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3.2. Processor Scheduling

If you've ever opened the "System Monitor" application, you will probably have noticed that there are a lot of "processes" running all the time. Some of these processes need the processor, and some of them are just waiting around for something to happen. To help increase the number of processes that can run at the same time, many modern CPUs have more than one "core," which allows for more processes to be evaluated at the same time. Even with these improvements, there are usually more processes than available cores: my computer right now has 196 processes and only three cores. There has to be a way of decided which process gets to run and when, and this task is left to the operating system.
In Linux systems like Fedora, the core of the operating system (called the kernel) is responsible for deciding which process gets to execute at what time. This responsibility is called "scheduling." Scheduling access to the processor is called, processor scheduling. The kernel also manages scheduling for a number of other things, like memory access, video hardware access, audio hardware access, hard drive access, and so on. The algorithm (procedure) used for each of these scheduling tasks is different for each, and can be changed depending on the user's needs and the specific hardware being used. In a hard drive, for example, it makes sense to consider the physical location of data on a disk before deciding which process gets to read first. For a processor this is irrelevant, but there are many other things to consider.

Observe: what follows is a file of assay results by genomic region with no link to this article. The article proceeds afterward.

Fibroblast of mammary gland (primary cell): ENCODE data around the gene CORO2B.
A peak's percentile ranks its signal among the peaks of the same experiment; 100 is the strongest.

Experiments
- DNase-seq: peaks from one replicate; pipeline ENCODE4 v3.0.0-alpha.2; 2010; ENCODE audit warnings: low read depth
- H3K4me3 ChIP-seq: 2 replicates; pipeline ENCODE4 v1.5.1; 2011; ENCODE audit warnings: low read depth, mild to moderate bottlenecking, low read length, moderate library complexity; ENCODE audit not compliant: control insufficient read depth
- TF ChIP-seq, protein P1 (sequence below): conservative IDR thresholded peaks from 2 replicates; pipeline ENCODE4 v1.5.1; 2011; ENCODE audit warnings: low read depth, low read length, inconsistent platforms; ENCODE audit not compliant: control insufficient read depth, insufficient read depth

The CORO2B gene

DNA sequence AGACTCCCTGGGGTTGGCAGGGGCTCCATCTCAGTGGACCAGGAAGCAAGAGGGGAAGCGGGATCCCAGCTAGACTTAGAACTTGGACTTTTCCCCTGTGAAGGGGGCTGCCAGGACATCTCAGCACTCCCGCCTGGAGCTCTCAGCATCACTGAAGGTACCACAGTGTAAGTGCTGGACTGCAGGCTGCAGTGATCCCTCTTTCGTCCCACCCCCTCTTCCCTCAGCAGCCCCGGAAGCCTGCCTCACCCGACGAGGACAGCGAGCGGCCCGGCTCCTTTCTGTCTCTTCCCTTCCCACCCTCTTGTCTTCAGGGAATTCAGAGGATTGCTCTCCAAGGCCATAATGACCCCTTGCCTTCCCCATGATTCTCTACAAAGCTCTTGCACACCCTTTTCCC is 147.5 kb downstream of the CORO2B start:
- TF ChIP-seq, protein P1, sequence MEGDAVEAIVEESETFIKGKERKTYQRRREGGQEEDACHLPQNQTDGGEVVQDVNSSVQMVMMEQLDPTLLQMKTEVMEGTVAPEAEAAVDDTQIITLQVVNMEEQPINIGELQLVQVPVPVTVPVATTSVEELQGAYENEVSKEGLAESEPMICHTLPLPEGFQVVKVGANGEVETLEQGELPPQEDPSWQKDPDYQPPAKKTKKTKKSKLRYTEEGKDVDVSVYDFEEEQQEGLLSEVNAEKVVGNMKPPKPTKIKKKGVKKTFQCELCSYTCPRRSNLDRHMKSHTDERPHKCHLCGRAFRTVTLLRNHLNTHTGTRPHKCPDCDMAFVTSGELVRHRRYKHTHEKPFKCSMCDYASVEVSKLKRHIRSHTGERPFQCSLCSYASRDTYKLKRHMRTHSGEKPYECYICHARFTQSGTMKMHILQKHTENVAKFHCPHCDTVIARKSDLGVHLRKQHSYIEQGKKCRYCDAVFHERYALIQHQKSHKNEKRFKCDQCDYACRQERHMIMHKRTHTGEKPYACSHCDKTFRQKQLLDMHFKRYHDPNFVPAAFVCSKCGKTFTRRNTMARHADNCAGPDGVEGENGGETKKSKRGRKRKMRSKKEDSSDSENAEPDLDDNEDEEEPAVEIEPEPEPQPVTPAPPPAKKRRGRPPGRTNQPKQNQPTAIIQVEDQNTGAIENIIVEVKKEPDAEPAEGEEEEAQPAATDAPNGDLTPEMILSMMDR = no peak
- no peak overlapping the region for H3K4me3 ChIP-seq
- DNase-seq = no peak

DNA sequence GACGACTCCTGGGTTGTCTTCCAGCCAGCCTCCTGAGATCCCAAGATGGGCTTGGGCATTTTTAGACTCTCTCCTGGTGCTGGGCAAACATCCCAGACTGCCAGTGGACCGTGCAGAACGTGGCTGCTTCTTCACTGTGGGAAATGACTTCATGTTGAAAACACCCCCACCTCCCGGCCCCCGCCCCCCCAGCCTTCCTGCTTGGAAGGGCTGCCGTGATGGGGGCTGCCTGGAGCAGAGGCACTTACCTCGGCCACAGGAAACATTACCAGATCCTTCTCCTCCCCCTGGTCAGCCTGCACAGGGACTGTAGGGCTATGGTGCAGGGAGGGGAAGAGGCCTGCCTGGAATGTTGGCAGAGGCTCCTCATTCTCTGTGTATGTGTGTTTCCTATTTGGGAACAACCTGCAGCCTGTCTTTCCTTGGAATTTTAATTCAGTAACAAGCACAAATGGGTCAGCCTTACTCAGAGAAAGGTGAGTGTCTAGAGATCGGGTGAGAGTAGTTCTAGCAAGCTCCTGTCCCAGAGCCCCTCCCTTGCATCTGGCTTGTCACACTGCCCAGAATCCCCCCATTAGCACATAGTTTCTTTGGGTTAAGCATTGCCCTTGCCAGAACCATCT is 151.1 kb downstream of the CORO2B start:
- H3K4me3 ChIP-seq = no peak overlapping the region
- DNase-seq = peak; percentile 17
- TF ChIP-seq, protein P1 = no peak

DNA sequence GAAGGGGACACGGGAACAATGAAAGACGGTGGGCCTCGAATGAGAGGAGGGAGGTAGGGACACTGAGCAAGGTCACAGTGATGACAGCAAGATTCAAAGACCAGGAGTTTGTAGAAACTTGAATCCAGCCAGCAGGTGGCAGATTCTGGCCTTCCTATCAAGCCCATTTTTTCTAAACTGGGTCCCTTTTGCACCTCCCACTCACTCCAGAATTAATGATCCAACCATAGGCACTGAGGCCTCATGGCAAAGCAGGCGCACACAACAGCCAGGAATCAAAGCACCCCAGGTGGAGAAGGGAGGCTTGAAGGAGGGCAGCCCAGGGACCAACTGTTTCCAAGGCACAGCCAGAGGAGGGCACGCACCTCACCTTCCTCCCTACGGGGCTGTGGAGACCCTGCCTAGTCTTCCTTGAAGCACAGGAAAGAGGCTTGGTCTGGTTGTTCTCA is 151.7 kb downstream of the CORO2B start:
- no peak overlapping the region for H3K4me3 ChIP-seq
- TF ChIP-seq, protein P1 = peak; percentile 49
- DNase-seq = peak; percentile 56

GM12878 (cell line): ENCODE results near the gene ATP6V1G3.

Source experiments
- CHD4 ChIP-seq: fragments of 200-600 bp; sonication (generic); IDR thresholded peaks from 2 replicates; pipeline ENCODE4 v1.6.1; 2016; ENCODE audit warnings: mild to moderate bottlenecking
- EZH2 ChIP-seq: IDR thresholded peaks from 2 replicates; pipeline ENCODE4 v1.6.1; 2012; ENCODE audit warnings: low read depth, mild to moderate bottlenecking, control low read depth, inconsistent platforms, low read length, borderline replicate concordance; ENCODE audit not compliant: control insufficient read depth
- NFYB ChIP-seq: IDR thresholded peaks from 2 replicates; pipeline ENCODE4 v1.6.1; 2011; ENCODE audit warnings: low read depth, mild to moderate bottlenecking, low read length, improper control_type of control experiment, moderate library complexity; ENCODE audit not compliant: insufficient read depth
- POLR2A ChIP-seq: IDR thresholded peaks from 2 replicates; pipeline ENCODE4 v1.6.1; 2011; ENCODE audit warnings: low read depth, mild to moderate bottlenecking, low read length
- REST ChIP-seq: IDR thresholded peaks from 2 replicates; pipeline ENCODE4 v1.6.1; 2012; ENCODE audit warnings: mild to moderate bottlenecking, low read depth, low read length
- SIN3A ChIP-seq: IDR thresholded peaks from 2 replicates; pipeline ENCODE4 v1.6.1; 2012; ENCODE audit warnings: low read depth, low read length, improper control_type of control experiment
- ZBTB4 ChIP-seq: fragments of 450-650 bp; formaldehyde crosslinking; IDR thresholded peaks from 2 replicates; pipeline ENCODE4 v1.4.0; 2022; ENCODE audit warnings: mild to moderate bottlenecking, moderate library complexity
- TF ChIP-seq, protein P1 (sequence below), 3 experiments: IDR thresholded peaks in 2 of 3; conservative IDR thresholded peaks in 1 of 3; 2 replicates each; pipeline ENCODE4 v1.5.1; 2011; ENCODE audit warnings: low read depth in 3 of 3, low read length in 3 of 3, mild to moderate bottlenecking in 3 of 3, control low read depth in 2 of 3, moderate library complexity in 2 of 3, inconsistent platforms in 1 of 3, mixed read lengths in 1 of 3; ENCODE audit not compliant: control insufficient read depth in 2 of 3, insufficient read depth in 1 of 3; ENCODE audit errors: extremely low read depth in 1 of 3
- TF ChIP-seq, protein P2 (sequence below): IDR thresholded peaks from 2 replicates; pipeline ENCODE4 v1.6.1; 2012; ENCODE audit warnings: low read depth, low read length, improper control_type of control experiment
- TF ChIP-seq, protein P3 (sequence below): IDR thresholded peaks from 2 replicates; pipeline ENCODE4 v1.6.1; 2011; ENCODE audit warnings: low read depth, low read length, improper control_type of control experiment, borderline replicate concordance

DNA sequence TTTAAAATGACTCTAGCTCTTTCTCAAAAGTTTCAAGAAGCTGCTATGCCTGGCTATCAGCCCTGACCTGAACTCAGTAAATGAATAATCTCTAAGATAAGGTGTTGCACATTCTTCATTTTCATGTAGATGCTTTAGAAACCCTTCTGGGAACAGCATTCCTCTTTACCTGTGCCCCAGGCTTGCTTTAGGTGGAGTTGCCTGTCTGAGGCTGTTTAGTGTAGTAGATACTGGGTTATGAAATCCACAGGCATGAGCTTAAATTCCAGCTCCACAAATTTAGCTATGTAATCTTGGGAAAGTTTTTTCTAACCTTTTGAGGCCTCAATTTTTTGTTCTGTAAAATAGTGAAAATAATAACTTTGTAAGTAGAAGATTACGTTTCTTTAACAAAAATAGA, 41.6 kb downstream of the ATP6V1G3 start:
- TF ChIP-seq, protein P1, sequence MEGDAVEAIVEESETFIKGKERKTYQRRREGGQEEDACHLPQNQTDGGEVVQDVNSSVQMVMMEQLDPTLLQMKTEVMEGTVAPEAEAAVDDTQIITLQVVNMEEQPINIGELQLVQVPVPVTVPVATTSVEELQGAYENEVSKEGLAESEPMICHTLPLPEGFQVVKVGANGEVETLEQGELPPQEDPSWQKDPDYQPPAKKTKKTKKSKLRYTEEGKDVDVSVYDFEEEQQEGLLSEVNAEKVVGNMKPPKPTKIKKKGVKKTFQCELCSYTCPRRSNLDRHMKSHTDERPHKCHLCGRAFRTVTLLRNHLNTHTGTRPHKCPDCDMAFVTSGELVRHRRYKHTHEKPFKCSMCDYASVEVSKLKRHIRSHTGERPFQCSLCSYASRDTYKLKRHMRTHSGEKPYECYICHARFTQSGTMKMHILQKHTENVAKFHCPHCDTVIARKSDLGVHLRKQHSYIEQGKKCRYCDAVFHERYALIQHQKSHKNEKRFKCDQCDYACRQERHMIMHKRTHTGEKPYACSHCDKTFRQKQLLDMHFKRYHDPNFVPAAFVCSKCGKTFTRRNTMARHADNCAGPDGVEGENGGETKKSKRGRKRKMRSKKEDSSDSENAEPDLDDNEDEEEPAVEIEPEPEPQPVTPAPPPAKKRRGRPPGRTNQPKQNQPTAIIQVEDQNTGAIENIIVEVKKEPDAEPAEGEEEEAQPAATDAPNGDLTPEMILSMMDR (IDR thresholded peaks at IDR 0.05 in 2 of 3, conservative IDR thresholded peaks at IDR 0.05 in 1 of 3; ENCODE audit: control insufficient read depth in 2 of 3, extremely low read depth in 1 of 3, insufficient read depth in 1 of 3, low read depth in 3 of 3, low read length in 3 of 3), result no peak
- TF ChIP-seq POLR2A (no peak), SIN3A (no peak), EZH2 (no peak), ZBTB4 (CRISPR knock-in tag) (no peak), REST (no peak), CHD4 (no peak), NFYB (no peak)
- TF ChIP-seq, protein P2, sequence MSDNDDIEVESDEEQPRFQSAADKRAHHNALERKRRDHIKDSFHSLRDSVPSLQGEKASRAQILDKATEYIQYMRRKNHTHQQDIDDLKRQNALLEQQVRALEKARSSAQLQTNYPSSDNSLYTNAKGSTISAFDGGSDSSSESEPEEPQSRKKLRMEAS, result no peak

There are a number of scheduling algorithms that are available with the standard Linux kernel, and for most uses, a "fair queueing" system is appropriate. This helps to ensure that all processes get an equal amount of time with the processor, and it's unacceptable for audio work. If you're recording a live concert, and the "PackageKit" update manager starts, you don't care if PackageKit gets a fair share of processing time - it's more important that the audio is recorded as accurately as possible. For that matter, if you're recording a live concert, and your computer isn't fast enough to update the monitor, keyboard, and mouse position while providing uninterrupted, high-quality audio, you want the audio instead of the monitor, keyboard, and mouse. After all, once you've missed even the smallest portion of audio, it's gone for good!